(Leah Hogsten | The Salt Lake Tribune) Utah Jazz guard Collin Sexton (2) and Utah Jazz guard Jordan Clarkson (00) react to Clarkson receiving a technical foul from referree Ray Acosta as the Utah Jazz host the Dallas Mavericks at Vivint Arena Monday, February 6, 2023.
Will Hardy took his time coming to his postgame media session Monday night, having spent a fair bit of time telling the Utah Jazz’s players how displeased he was with their 124-111 loss to a short-handed Dallas team.
Once finally in front of reporters, Hardy pulled almost no punches in lamenting his players’ half-speed, low-effort performance.
“Credit to Dallas because they came out ready to play — they played as a team, they played harder than us, they out-executed us,” Hardy began in a blistering but even-keeled critique. “… This is the first game all season where I feel disappointed in our focus.”
He wasn’t happy with the defensive rebounding. Or the transition defense. Or the way players reacted to missing shots. Or the level of attention paid to schemes and assignments and rotations.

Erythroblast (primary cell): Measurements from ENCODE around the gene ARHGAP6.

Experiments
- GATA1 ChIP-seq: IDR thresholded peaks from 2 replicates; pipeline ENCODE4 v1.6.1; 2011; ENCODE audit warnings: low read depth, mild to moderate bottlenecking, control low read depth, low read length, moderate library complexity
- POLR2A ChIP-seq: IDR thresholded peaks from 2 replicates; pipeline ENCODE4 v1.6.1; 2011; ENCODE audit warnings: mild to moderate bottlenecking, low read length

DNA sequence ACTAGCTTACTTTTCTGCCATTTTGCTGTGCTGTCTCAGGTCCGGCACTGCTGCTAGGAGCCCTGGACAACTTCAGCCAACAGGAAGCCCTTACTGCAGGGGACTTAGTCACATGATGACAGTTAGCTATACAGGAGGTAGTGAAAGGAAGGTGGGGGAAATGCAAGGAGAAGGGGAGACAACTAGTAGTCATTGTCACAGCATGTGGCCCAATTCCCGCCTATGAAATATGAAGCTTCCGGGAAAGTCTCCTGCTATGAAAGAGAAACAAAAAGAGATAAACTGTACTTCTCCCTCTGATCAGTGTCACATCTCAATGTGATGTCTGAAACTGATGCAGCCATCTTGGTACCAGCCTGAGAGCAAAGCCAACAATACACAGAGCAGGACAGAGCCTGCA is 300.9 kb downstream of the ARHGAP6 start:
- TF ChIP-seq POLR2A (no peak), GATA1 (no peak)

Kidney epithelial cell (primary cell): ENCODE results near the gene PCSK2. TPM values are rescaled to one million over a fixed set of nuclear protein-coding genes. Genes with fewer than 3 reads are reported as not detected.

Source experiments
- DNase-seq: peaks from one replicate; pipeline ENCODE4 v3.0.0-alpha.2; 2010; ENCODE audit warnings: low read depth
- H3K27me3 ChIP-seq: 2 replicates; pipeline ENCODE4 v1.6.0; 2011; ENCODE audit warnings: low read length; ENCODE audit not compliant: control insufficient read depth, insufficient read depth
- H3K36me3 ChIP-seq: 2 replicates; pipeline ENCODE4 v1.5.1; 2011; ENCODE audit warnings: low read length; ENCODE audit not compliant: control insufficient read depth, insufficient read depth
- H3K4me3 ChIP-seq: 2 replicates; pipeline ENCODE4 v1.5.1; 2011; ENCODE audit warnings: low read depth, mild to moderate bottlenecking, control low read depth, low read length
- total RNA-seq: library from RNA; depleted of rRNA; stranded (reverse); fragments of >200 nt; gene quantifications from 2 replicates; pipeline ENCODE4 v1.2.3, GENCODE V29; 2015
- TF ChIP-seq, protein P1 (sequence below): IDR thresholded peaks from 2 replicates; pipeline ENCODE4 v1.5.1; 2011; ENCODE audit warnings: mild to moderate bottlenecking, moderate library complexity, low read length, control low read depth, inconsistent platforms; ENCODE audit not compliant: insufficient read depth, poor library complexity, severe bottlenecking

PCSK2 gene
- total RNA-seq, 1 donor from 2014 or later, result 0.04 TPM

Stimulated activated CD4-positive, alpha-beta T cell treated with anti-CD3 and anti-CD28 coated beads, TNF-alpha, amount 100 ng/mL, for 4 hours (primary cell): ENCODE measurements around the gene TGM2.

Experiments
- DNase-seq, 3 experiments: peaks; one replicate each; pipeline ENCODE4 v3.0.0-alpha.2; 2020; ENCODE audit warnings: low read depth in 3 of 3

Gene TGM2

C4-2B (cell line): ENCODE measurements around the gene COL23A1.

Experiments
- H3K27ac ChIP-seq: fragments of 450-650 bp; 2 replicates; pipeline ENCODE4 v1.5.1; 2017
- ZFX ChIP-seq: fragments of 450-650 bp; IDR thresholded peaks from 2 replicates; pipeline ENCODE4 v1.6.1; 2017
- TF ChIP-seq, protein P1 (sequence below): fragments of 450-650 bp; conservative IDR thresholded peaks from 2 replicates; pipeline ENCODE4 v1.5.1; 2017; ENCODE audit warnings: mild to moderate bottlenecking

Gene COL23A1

Still, as previously mentioned, he pulled almost no punches. Subsequently asked why he felt the team was lacking focus against Dallas and if he saw it coming, he declined to address the elephant in the room: “It’s hard to put your finger on what makes something like this happen.”
Jordan Clarkson, however, just went right ahead and said the quiet part out loud.
“We just got a little bit of outside noise or whatever’s going on,” he said.
Maybe you’ve heard the NBA trade deadline is this Thursday? And that more than a few Jazz players are apparently on the market?
Just about everyone asked uttered some iteration of trying to ignore the rumors, blocking out anything peripheral or tangential to the game itself.
Which, as became apparent Monday, is easier said than done.
Veteran point guard Mike Conley said he’d love to be able to convince young teammates to turn their phones off this week, but knows it’s futile. So instead he preaches “try to come in and keep your routine, try to keep your mind away from the what-ifs and all the possibilities that are out there.”
Nevertheless, even he conceded it’s all but impossible to tune out completely.
“It’s tough. I don’t check Instagram or Twitter as often as the young guys, but you get a text from a family member that says, ‘Welcome to Chicago’ or something — I didn’t get traded to Chicago, but now I’m thinking, ‘Did I get traded to Chicago?’” Conley said. “So I go look it up or go call my agent. It’s nonstop.”
All-Star forward Lauri Markkanen noted the irony of the Jazz being the ones to give the disjointed performance considering the Mavericks were so short-handed — partly on account of injuries (Luka Doncic, Davis Bertans, Maxi Kleber), but also because none of the outgoing (Dorian Finney-Smith, Spencer Dinwiddie) or incoming (Kyrie Irving, Markieff Morris) players from Sunday’s blockbuster trade were available.